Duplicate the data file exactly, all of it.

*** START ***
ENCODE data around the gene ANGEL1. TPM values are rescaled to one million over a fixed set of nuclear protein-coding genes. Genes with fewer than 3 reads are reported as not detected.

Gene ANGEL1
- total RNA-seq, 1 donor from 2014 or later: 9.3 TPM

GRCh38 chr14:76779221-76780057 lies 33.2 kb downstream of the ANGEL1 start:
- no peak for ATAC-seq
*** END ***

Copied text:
ENCODE data around the gene ANGEL1. TPM values are rescaled to one million over a fixed set of nuclear protein-coding genes. Genes with fewer than 3 reads are reported as not detected.

Gene ANGEL1
- total RNA-seq, 1 donor from 2014 or later: 9.3 TPM

GRCh38 chr14:76779221-76780057 lies 33.2 kb downstream of the ANGEL1 start:
- no peak for ATAC-seq